Speaking on the phone is a nightmare for a person who stutters. It is a situation which one AVOIDS at all cost. I hated it, because I wasn't able to do such an easy job when EVERYBODY else was doing it like a piece of cake without even thinking about it. But, does it have to be that way? Can you learn to speak freely with ease and confidence on the phone?
It can be frustrating when your child makes repeated articulation errors. In some cases, you KNOW that the child can produce the sound if you ask him to. But, should you stop your child frequently to make corrections? Will that help to improve his speech, or will it just frustrate him? Mastery of speech sounds follows an order of progression. First the child learns to imitate the sound by itself.
The film the King's Speech has now won many awards and has been enjoyed by many millions of viewers - the question therefore that I would like to ask is: Has it inspired you? Do you now feel ready to tackle your problems whether it be to overcome a stuttering problem or something completely different like eradicating your debts? I am a person who is a "former stutterer" - I had this type of speech impediment for eighteen years.
Stuttering, or stammering as it is more often called in Europe, is one of the most common childhood speech disorders. It is lumped into the broader category of speech dysfluency. Normal speech dysfluency tends to be differentiated from stuttering in that it is less frequent, less bothersome to children, and less likely to be associated with other signs of stress like tics, physical movements or physical tension around the lips.
1. Understanding Dyslexia Dyslexia is the most common form of learning disability in adults and can affect as many as 1 in 4 people. Being dyslexic does not mean you are less intelligent than a non-dyslexic person, it simply means you process information differently. Adults with dyslexia tend to experience difficulty in processing certain types of information, whilst often exceeding in others.
Changing Attitudes to Dyslexia When I was at school, mid-seventies to mid-eighties, being dyslexic meant you had "special needs" and were sent to the "remedial class" - or, as it was more commonly known, the "numpty class". In those days there seemed to be a common understanding amongst kids (and many teachers) that dyslexic students were 'slow', 'lazy' and unlikely to achieve much in life.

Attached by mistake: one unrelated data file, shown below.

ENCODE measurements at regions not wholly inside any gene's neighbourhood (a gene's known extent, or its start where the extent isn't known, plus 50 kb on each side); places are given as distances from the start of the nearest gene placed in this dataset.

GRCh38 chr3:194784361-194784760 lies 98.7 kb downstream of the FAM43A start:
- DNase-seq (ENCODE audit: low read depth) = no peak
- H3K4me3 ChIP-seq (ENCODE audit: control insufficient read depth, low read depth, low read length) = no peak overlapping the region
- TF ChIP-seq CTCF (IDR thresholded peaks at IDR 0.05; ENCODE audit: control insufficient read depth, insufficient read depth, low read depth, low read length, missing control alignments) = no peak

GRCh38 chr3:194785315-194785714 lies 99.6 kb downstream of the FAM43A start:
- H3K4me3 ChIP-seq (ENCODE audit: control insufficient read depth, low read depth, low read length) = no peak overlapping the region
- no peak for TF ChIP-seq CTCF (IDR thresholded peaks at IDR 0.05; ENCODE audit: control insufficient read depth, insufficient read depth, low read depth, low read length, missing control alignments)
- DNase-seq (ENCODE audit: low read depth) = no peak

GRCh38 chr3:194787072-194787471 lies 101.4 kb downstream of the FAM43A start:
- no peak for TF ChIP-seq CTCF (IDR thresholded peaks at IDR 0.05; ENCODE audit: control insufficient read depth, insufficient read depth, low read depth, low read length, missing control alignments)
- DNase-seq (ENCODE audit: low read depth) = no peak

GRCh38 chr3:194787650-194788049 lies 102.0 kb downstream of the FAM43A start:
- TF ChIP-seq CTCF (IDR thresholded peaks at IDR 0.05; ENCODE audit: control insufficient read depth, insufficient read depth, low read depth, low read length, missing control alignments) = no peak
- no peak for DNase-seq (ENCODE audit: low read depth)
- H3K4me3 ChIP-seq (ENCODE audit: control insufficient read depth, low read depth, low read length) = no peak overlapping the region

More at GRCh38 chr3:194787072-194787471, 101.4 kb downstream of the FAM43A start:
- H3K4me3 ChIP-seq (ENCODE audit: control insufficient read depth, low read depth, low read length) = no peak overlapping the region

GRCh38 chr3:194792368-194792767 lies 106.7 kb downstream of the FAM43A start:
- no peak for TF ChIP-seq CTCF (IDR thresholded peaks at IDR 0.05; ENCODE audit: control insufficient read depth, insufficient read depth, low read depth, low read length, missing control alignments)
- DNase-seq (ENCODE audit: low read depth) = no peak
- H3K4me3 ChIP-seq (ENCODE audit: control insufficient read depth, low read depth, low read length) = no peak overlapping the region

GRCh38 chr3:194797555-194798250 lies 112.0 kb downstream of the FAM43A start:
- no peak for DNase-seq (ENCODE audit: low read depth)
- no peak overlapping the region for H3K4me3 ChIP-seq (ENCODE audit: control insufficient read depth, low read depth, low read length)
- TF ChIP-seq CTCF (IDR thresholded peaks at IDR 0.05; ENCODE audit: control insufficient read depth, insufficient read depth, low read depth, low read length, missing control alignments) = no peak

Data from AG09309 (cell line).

During my experience of teaching adult learners with dyslexia, I have discovered that some of the simplest adaptations to learning materials or methods can make a huge difference to the learning success of dyslexic students. Here are a few that have proved successful: Changing paper or screen colour - many dyslexics find black font on a white background particularly difficult to read so changing the background colour can help Using a plastic coloured overlay - this will help to combat white glare when there is no background colour choice.
Public speaking and anxiety were my closest partners for many many years. Phone calls were another issue, but I managed to overcome this inconvenience. You can read about it in another article I wrote. I mentioned there that talking in front of other people makes me scared and that I did not have any opportunity to practise. Until recently... I look for a new job now and I had a second interview for one company where they asked me to prepare a 20 min presentation.
Dating is a very important area of a stutterer's life which is negatively affected by his/her stuttering. When it comes to dating, stuttering can be a huge setback for a person who suffers from stuttering. In this article, I'm going to cover some tips and advices which you can use to... 1) not to miss a cool date 2) create attraction by USING the fact that you stutter.
My life underwent a dramatic twist in 2010. I was ill in January, the illness came back in February and at that time I hated everything and everyone. I did not like my life and felt hurt by it. I would never ever think that one year later I will write an article about help for stuttering and be happy what I have achieved. I attended several courses and read plenty of books in 2010 that changed my way of thinking and gave me a massive boost into the future.